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Looking for a hiking buddy or hiking group near you? There are many various ways to find one and different types of hiking groups.
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Which is best for you? Read on to find out more about how to find your dream hiking partner or local hiking group.
Going Hiking? Here’s Why You Should Bring a Hiking Buddy
While I love hiking both alone and with other people, I do hike more conservatively when hiking alone and tend to choose more popular trails.
When you go hiking with someone else, it gives you an opportunity to build meaningful relationships outside of work or home life – whether they’re friends or family members.
Spending hours in nature together often results in deeper conversations than you’d have over a cup of coffee. Plus, you’re more focused and less distracted, so you often feel more connected with someone.
And if you’re looking for love, hiking with someone can actually make them fall in love with you more easily since exercise and falling in love share similar symptoms. Find out more in our How to Plan an Amazing Hiking Date: Plus 5 Tips for Avoiding Disaster post.
Not to mention the great memories you’ll create together with your hiking buddy. Plus, it’s always nice to have someone to snap photos for your perfect Instagram shot!
Besides the social element, hiking with a buddy is much safer than going by yourself. If you encounter an emergency situation while on your hike, such as getting lost or injured, having another person with you can mean the difference between life and death. You may also feel safer having someone else around which can provide a sense of security.
And you’re less likely to run into wildlife. The human voice is the best bear deterrent on the planet and if you’re hiking solo you’re likely not making much noise, but with a hiking buddy, your voice will naturally warn the bear of your presence.
7 Ways to Find a Hiking Buddy
1) Ranger-Led Hikes
A good source for hiking opportunities are naturalist/ranger-led hikes offered at national, state/provincial and local parks or nature centers. Check with individual parks for schedules and guided hikes.
These hikes are great if you’re a brand-new hiker. They’re a great way to learn about the flora and fauna of the area while meeting potential hiking friends.
And if you do connect with someone don’t be afraid to make the first move and ask if they want to go on a hike with you.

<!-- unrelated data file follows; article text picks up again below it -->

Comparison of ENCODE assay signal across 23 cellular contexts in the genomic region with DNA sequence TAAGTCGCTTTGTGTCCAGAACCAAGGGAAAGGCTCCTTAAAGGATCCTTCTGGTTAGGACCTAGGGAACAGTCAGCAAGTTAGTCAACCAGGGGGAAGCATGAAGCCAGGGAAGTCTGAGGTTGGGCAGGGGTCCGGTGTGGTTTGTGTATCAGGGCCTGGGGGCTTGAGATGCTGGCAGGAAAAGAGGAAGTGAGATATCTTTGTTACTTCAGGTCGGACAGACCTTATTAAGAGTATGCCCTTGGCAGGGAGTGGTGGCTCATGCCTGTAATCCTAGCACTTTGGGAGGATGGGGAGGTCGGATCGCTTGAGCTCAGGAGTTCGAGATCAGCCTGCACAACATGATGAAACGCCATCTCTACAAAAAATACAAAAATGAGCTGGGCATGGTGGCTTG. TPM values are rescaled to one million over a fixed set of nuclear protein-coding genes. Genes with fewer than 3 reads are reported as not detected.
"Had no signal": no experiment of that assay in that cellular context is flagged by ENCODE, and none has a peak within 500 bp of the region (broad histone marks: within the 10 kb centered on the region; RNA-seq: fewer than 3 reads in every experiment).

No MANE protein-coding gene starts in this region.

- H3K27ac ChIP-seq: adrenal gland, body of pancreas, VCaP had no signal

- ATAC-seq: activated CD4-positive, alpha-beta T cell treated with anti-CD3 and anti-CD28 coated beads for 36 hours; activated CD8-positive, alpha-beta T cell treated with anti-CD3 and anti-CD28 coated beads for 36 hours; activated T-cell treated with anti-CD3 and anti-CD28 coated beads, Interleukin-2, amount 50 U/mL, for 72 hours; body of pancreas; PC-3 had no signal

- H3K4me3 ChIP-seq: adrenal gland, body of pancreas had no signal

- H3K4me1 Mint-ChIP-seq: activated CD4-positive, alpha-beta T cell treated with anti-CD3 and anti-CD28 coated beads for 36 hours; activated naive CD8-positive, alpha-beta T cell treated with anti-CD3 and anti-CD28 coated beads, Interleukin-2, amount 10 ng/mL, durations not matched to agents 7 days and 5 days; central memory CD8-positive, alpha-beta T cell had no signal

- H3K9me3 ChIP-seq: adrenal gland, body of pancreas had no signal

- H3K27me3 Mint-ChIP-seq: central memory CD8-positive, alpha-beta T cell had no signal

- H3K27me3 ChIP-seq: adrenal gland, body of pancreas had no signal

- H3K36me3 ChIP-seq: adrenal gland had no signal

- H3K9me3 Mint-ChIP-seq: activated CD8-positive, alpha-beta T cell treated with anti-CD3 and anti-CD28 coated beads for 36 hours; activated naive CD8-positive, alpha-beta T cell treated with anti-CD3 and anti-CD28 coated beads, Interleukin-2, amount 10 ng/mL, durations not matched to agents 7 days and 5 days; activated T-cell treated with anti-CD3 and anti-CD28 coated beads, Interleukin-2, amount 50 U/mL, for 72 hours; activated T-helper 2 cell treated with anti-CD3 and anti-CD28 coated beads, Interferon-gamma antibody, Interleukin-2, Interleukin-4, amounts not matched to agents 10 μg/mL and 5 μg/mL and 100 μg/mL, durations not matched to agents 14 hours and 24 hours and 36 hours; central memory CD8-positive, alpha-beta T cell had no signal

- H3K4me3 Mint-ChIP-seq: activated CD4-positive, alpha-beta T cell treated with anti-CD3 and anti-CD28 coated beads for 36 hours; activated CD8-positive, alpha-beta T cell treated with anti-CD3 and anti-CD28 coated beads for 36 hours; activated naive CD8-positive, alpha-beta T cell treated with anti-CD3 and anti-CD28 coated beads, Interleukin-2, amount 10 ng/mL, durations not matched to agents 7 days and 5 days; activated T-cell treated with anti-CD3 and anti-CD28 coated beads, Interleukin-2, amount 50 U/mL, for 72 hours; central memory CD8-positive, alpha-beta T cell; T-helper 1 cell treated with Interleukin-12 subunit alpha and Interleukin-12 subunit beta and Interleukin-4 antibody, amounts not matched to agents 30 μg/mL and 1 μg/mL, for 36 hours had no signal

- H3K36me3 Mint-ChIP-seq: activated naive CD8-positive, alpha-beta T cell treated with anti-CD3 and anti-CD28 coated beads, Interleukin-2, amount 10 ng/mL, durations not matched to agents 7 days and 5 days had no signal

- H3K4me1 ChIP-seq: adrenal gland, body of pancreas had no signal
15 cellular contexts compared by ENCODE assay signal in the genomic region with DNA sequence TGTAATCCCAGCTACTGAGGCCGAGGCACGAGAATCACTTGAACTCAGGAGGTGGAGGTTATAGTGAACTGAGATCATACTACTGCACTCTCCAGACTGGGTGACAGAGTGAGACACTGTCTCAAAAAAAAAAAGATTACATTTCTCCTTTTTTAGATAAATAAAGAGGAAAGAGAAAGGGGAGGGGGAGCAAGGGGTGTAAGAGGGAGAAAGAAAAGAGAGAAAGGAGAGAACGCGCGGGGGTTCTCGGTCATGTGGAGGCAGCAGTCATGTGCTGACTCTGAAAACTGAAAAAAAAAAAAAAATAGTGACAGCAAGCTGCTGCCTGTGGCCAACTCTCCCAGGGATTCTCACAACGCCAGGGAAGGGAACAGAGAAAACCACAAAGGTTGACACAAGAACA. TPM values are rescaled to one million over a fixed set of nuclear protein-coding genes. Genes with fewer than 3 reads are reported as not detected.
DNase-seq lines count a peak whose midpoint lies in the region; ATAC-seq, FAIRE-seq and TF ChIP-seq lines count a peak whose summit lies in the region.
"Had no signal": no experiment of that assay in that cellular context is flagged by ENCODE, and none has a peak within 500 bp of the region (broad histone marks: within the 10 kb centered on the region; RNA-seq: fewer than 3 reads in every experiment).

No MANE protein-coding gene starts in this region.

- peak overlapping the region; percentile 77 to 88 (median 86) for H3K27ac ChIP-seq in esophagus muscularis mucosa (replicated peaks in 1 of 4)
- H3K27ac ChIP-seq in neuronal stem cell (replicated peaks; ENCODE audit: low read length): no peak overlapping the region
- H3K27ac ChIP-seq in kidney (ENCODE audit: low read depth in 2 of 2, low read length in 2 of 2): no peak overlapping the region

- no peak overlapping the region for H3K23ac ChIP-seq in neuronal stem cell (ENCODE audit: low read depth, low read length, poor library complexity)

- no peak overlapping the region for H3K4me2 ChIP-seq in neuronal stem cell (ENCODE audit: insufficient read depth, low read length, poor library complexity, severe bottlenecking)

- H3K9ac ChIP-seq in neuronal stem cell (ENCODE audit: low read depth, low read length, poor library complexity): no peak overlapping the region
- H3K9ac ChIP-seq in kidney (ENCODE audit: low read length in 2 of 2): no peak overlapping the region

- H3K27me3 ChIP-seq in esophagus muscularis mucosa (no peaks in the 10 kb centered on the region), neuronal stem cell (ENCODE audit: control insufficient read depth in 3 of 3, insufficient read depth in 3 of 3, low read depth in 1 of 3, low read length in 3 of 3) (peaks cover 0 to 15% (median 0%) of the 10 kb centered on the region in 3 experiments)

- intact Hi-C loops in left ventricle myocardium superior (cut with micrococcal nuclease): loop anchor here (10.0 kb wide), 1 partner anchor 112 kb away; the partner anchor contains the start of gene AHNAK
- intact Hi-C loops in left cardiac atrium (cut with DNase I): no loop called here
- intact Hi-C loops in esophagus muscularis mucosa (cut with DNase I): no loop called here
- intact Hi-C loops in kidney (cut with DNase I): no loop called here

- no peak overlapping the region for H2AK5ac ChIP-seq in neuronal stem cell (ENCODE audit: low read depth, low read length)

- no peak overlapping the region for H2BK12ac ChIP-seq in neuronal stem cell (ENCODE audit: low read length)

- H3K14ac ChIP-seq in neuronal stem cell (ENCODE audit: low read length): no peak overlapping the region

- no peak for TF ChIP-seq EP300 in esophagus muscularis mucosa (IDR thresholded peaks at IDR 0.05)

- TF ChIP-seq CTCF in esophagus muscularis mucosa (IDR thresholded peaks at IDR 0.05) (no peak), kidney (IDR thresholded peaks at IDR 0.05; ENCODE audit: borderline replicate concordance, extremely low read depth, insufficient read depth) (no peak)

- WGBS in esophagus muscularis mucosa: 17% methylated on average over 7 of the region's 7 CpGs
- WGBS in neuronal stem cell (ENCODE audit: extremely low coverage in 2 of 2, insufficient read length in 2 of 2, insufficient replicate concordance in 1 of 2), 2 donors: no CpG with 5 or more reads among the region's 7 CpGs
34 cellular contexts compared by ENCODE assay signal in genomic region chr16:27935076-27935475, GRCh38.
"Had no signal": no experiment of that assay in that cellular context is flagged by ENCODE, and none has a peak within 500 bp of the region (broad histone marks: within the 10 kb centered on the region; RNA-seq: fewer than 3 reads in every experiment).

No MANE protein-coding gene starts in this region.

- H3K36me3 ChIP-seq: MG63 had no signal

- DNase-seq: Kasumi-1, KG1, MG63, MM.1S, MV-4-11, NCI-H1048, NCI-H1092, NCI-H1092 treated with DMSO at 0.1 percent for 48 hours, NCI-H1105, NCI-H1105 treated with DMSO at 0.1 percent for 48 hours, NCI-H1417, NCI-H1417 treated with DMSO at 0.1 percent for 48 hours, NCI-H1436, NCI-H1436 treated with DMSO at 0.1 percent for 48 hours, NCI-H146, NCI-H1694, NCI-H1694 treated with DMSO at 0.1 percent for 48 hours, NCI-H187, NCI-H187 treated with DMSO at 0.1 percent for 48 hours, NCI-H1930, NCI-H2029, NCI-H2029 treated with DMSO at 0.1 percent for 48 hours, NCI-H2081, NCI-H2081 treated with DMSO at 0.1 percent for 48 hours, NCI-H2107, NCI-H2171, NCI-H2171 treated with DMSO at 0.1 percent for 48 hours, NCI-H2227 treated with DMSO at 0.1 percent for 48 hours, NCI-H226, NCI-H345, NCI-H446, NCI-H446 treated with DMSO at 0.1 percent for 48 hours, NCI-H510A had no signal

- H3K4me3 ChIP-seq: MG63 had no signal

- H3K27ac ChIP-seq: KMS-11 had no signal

2) Join a Guided Hike Offered by a Local Adventure Company or Outdoor Recreation Center
Many local companies and outdoor recreation centers, like the University of Calgary Outdoor Center offer hikes of varying difficulty levels ranging from easy day hikes to advanced trails to backpacking trips.
Similar to joining a ranger-led hike, joining a group hike with a guide is a great way to start hiking when you’re new to hiking.
It’s also a good option if you want to build your skills, such as your first multi-day backpacking trip. It’s a great way to meet a bunch of hikers who are at a similar level as you are.
3) Crowd Source On Your Private Social Media Platforms
You never know who you already know that’s also looking for a hiking buddy. One of my favourite ways of finding out is to post an announcement to my friends on Facebook.
I’ll post something that reads like “I want to hike to Vihren Peak in Pirin National Park on Saturday. Who wants to join me?” or ” I want to do an easy hike in Banff this weekend. Who’s in?”, depending on what you’re looking for.
I’ve reconnected with friends I haven’t talked to in ages and I find that when you’re hiking, the conversations often go much deeper than we would over a cup of coffee.
Sometimes when I make a post like one of the above, people are interested, but no one is available, so don’t take it personally.
You’ll have the advantage of being top of mind when someone else is planning a hike. I’ve been invited on quite a few hikes this way, where someone will contact me a couple of weeks later and say something like “I saw your post but was out of town that weekend but I’m planning on hiking this weekend. Wanna join?”
Note: for these types of posts looking for a hiking buddy, I only post to my friends. I wouldn’t post it publicly for safety reasons, but that’s a matter of personal preference.
4) See if Your Local Outdoor Store Organizes Hikes or Hiking Related Events
Many REI stores organize hiking trips and other outdoor adventures. If you sign up for an Introduction to Backpacking, you’re going to meet other outdoor enthusiasts with similar interests and fitness levels.
Also, look for book readings or talks related to hiking or outdoor activities. I’ve attended quite a few of these from MEC (Mountain Equipment Coop) in Calgary and almost always met interesting people and sometimes even a hiking buddy.
5) Search Online for Local Hiking Clubs
Many communities have local hiking clubs. You; ‘ll ‘find them by doing a google search, looking on Meetup.com or searching on Facebook. Each club may be hosted on a different platform so look in a few different places.
Search for “hiking clubs in xxx”, or “hiking events in xxx” or for something specific like the “Appalachian Mountain Club”.
You can also search by your skill level, or interest, i.e “hiking club for experienced hikers”, or “hiking with dogs”, or “hiking club for over 50”. I would first start more generally as indicated above, and then you can do a more detailed search.